Software for Polynomials
SLV: Sturm-based solver on Maple.
Real solving of univariate equations and bivariate systems, operations on real algebraic numbers,
based on our paper at ACM ISSAC 2007.
Sparse resultants by the Incremental Algorithm.
Ansi-C library and stand-alone implementation of the incremental algorithm
for building sparse resultant matrices of Sylvester-type
and for using them in computing all
common roots of a well-constrained 0-dimensional polynomial system.
Optimal Sylvester-type matrices are
constructed for all systems where this is provably possible.
See a tech. report on the code, and the
for connecting Maple to the program, including conversion of
Maple input to the appropriate format: file
"mapl2form" and file
Recent C++ code by Dr Clement Laroche here.
Sparse Resultants by Mixed Subdivisions
Maple overall implementation
of the greedy method (a Canny-Pedersen variant of the original algorithm) to construct a sparse resultant matrix, including the computation of supports and Newton polytopes;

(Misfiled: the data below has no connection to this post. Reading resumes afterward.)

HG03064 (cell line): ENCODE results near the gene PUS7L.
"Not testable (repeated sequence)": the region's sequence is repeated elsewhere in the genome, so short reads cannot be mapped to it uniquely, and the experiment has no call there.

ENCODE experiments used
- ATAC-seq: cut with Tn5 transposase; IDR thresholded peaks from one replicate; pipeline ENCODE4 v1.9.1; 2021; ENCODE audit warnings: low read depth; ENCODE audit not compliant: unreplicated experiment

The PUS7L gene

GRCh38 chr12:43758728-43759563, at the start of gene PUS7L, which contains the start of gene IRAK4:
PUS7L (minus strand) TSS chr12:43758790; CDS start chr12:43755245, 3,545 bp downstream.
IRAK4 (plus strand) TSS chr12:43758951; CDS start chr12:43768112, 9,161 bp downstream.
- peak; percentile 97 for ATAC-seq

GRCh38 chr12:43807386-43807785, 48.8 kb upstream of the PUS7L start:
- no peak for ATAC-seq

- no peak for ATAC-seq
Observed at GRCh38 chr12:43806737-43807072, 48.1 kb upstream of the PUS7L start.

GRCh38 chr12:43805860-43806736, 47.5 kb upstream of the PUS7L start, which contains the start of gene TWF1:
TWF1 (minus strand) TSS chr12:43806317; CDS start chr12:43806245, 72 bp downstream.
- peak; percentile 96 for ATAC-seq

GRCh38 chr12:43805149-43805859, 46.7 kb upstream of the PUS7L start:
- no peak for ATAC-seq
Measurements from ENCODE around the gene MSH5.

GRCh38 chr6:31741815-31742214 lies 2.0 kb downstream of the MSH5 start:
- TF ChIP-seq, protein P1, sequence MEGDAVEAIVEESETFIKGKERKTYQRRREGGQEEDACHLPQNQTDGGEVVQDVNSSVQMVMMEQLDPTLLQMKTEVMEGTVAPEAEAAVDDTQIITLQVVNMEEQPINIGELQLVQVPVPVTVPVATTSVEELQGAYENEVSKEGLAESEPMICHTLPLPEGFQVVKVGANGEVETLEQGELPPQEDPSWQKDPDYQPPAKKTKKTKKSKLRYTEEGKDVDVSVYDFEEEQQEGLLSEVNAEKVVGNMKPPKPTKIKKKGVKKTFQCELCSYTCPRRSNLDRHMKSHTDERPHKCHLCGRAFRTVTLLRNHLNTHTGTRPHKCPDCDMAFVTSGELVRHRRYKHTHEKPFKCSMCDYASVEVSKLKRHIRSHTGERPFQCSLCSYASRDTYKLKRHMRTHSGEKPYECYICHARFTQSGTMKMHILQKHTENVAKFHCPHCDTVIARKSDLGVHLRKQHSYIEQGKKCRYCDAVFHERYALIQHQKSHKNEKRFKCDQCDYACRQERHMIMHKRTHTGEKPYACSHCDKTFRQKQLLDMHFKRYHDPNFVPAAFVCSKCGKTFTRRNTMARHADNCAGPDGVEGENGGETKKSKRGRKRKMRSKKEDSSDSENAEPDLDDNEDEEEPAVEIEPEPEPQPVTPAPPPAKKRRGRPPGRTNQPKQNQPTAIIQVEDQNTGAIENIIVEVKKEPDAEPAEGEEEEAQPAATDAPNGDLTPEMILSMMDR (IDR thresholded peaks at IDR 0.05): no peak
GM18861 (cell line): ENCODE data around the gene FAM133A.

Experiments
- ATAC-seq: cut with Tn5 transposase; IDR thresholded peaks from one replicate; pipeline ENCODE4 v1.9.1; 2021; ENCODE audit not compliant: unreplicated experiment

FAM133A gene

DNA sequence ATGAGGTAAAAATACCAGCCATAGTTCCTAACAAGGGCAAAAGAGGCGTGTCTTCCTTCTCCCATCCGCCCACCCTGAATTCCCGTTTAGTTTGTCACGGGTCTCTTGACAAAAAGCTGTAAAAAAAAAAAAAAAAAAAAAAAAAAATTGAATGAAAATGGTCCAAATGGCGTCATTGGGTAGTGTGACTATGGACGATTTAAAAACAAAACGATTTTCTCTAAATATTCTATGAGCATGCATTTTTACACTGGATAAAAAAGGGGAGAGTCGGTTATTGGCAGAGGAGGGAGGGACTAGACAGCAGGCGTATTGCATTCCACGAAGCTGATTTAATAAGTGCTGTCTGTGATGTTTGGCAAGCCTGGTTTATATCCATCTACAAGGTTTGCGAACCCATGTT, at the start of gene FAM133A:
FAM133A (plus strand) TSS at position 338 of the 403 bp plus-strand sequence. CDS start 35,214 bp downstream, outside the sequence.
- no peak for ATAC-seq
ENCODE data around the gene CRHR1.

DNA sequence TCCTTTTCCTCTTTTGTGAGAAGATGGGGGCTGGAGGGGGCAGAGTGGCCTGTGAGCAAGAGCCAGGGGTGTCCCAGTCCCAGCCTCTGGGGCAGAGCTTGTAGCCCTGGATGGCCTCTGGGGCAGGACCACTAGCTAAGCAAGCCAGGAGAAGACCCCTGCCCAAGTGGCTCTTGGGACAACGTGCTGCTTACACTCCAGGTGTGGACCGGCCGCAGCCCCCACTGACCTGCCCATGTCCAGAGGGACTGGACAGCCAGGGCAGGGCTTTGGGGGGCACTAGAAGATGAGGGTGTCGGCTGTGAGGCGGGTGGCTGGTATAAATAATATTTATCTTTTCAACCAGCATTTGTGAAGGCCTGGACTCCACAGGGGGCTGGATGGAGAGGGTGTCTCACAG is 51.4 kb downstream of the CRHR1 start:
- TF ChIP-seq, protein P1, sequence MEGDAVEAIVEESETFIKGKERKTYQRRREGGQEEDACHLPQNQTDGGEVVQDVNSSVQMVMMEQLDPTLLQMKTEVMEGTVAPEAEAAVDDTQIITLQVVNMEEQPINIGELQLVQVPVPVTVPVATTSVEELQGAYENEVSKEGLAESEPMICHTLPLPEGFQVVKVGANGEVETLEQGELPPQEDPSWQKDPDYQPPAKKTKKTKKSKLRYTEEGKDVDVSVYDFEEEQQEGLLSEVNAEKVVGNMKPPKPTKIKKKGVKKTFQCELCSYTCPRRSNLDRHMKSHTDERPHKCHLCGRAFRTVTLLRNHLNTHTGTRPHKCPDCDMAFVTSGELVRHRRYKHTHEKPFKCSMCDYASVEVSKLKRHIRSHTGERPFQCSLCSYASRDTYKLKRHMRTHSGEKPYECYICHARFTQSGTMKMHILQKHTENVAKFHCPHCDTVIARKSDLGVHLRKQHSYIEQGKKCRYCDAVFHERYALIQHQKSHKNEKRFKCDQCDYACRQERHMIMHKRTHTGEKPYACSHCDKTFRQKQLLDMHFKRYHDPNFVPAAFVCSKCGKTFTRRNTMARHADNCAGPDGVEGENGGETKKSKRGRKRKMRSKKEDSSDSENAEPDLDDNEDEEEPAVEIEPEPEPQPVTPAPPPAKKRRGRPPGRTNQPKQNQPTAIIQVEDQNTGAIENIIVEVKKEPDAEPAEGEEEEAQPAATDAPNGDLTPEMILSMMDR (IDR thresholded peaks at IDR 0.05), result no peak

see our article (J.ACM'00).
There is the option to apply the D'Andrea-Emiris perturbation for handling degenerate coefficients (paper).
These are all stand-alone functions.
The matrix construction is included in the general Maple resultant library (1998):
Here are the relevant
Maple functions for format conversion:
The user gains further / full control with functions in
Additional Maple routines for polynomials and matrices:
Sparse Resultants for Multihomogeneous Systems
"scaled-mhomo.mpl" contains Maple routines for testing the existence, computing the dimension, and constructing sparse resultant matrices of Sylvester, Bezout, or hybrid type, either determinantal or not, for systems whose Newton polytopes are scale copies of a single polytope.
Here is the paper with A. Mantzaflaris and
an example worksheet;
based on the paper with A. Dickenstein.
is a Maple/Matlab/C package for resultant matrices and eigen-solving.
Jointly with A. Wallack and D. Manocha.
Mixed Volume, Mixed Subdivisions, Convex Hulls, and more: see software in
Discrete and Computational Geometry.
Ioannis Z. Emiris, 2020
This page is hardly maintained anymore.